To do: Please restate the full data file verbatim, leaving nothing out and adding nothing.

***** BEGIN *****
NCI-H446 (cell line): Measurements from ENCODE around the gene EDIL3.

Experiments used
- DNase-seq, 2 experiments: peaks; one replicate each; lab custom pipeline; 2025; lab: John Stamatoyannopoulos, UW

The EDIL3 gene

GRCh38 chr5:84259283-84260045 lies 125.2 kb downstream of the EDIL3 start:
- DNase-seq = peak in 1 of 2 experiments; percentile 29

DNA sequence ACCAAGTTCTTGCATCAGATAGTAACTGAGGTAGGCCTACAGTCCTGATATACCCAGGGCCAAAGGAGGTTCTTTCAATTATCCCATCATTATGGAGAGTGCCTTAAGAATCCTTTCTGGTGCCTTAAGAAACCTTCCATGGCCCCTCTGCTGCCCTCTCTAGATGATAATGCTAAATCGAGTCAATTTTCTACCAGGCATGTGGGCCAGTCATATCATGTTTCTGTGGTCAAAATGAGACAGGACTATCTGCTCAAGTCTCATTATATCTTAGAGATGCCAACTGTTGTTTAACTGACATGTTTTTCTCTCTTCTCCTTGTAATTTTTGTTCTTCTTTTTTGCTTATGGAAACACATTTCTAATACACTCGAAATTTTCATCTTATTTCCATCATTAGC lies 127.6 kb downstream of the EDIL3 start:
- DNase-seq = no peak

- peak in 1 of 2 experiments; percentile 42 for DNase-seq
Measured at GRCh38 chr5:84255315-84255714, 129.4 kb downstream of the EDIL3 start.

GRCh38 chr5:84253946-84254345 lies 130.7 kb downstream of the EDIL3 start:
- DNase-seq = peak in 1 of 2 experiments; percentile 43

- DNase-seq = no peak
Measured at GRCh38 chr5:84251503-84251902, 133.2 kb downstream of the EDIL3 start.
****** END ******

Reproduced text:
NCI-H446 (cell line): Measurements from ENCODE around the gene EDIL3.

Experiments used
- DNase-seq, 2 experiments: peaks; one replicate each; lab custom pipeline; 2025; lab: John Stamatoyannopoulos, UW

The EDIL3 gene

GRCh38 chr5:84259283-84260045 lies 125.2 kb downstream of the EDIL3 start:
- DNase-seq = peak in 1 of 2 experiments; percentile 29

DNA sequence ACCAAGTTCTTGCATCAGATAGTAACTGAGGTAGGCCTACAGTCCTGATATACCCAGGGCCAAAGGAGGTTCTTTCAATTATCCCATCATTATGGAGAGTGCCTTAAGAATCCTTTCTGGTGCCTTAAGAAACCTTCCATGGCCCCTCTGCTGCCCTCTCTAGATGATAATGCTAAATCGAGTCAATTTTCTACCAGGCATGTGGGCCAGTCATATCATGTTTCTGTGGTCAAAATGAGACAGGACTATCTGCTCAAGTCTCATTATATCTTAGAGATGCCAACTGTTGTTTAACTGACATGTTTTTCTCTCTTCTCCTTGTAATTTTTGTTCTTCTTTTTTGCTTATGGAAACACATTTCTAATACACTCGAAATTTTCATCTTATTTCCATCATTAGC lies 127.6 kb downstream of the EDIL3 start:
- DNase-seq = no peak

- peak in 1 of 2 experiments; percentile 42 for DNase-seq
Measured at GRCh38 chr5:84255315-84255714, 129.4 kb downstream of the EDIL3 start.

GRCh38 chr5:84253946-84254345 lies 130.7 kb downstream of the EDIL3 start:
- DNase-seq = peak in 1 of 2 experiments; percentile 43

- DNase-seq = no peak
Measured at GRCh38 chr5:84251503-84251902, 133.2 kb downstream of the EDIL3 start.